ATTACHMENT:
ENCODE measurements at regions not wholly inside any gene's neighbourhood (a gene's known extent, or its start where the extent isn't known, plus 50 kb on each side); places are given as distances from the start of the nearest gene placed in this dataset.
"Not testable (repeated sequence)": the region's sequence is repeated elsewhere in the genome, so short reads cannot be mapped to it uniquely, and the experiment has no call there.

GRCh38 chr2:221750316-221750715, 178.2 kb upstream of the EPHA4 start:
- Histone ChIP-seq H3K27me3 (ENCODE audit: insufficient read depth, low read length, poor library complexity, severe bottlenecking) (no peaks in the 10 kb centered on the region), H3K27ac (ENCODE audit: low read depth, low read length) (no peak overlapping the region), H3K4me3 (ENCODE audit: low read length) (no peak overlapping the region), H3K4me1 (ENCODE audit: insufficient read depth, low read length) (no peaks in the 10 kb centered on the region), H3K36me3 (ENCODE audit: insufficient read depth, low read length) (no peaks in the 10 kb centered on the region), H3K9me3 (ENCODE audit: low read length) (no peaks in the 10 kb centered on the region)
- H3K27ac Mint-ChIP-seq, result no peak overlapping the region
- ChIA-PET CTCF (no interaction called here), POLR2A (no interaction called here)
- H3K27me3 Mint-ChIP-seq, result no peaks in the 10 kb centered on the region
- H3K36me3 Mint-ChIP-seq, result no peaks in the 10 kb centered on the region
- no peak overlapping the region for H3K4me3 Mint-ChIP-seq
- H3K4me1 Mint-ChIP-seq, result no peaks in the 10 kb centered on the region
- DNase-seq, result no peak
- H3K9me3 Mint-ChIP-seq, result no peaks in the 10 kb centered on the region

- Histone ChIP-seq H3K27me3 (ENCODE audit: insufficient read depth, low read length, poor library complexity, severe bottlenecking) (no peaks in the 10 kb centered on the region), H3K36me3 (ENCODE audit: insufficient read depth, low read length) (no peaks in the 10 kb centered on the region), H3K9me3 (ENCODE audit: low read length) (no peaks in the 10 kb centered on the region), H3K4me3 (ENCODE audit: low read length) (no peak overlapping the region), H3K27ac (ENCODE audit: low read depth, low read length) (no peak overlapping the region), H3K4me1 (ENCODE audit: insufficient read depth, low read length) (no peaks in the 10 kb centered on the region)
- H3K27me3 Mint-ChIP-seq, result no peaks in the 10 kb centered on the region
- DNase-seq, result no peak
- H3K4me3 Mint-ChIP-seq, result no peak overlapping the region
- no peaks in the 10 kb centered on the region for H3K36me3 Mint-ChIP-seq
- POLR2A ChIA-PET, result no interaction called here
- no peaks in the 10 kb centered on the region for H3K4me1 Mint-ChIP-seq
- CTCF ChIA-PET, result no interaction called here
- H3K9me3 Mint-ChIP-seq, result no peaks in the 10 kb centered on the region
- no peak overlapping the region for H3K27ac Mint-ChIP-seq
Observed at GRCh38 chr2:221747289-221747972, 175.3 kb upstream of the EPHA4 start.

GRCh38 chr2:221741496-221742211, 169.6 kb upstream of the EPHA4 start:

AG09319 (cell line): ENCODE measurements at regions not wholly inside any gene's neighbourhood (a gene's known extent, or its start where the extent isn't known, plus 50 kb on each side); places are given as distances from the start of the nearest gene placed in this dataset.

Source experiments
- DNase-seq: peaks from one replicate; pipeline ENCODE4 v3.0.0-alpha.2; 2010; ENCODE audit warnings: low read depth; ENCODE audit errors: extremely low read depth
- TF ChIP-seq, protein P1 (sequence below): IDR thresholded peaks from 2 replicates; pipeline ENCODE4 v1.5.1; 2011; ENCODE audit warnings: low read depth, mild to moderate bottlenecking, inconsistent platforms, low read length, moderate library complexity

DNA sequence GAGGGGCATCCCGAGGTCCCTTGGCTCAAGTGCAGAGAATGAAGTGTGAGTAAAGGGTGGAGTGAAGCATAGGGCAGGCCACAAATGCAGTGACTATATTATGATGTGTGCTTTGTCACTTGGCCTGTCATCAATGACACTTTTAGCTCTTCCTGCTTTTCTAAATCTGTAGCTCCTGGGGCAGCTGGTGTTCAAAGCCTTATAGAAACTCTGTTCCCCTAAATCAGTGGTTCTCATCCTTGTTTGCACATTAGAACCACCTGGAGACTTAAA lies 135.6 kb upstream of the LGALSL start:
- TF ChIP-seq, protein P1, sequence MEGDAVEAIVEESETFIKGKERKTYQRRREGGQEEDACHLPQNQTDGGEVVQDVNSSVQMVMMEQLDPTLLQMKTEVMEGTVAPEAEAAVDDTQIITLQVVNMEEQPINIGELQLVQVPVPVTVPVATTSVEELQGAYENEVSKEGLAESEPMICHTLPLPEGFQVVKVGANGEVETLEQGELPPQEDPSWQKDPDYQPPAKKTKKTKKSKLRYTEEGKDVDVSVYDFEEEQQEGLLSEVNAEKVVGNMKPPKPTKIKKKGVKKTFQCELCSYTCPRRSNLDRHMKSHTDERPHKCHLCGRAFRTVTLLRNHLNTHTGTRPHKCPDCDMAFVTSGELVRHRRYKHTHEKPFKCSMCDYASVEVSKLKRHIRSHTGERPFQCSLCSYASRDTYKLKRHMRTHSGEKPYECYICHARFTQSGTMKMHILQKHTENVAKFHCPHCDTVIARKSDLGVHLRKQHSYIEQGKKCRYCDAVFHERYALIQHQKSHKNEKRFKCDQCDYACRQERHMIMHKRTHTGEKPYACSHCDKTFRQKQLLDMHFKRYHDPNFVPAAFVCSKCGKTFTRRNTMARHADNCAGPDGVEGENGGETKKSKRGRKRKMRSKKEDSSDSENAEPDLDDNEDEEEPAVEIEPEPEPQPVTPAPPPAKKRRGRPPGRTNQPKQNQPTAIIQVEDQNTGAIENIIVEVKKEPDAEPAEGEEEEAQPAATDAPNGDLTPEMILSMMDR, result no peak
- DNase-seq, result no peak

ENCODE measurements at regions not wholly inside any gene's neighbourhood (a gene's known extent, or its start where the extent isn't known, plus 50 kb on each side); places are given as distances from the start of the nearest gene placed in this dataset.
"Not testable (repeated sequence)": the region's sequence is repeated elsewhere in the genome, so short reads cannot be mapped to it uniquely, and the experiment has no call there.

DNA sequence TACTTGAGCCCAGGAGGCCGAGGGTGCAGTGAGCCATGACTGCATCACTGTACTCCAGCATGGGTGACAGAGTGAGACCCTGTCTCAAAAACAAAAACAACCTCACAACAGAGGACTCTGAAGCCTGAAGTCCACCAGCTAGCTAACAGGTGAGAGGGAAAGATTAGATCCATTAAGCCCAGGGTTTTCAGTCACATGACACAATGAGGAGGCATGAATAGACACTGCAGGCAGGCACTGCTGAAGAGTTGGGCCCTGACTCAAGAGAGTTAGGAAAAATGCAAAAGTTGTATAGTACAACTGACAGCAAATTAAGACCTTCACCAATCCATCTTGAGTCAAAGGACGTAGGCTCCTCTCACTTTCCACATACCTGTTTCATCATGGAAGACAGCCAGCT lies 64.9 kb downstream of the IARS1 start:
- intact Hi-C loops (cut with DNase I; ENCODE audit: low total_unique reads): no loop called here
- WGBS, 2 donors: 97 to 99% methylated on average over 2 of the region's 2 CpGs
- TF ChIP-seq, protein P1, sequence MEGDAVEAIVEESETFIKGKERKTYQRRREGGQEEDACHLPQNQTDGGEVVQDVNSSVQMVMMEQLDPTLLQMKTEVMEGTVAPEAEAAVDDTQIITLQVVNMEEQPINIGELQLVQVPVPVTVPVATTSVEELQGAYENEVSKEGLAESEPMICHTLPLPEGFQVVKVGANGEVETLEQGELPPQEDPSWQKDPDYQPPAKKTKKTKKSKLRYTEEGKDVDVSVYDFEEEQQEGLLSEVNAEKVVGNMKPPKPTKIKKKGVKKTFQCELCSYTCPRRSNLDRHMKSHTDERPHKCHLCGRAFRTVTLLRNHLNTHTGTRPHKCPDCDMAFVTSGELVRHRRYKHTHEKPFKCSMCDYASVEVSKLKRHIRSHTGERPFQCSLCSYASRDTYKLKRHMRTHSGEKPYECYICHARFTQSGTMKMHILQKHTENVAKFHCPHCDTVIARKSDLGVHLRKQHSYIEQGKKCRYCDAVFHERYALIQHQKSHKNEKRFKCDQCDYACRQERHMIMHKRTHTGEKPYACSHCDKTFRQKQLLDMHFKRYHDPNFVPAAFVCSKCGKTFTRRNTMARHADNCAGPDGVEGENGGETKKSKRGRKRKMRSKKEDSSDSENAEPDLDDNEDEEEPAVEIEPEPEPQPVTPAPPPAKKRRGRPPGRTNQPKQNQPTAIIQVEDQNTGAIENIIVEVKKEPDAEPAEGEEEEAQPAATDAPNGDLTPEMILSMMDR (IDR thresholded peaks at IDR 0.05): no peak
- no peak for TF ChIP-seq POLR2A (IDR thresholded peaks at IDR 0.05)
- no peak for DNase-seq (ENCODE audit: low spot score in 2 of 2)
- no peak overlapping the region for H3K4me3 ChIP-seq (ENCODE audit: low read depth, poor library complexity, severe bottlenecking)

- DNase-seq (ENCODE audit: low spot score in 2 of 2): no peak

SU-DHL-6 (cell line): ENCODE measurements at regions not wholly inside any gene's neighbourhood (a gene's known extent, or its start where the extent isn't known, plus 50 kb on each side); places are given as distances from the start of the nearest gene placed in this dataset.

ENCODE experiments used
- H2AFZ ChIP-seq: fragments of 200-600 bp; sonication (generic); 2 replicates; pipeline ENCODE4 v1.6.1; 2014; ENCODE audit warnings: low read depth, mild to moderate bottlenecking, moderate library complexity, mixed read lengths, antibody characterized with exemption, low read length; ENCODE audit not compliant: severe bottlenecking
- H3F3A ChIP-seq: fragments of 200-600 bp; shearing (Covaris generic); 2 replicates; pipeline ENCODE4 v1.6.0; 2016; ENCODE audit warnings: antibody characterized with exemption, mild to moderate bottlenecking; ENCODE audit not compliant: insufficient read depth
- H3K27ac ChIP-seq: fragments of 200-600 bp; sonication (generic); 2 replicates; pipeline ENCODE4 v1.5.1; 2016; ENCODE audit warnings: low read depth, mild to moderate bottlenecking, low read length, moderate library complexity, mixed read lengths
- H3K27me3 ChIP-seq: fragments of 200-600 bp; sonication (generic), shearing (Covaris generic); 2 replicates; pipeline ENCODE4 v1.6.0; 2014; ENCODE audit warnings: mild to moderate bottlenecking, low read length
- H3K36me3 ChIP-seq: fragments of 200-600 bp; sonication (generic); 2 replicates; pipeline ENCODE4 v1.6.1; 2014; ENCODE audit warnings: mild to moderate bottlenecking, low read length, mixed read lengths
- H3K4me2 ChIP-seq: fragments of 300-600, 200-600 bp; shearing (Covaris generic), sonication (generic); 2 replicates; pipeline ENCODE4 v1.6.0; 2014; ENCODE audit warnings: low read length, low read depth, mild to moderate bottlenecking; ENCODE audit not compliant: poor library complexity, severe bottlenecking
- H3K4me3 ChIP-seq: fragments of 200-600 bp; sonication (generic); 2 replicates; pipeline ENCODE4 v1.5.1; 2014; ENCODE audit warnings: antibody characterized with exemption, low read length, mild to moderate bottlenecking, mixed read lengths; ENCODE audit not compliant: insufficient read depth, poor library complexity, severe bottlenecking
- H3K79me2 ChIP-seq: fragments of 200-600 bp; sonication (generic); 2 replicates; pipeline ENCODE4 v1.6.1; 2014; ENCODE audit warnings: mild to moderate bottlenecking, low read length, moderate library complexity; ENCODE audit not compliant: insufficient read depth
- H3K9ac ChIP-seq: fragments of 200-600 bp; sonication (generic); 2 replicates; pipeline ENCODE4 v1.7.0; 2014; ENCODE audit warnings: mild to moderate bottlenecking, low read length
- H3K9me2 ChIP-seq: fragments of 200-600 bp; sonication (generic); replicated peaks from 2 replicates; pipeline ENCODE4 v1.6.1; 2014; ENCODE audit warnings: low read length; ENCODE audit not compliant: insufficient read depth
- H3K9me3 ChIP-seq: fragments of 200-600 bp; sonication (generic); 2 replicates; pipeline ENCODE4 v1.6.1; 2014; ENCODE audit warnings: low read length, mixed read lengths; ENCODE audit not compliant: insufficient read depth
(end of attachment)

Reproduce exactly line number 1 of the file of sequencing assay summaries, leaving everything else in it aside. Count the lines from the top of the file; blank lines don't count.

ENCODE measurements at regions not wholly inside any gene's neighbourhood (a gene's known extent, or its start where the extent isn't known, plus 50 kb on each side); places are given as distances from the start of the nearest gene placed in this dataset.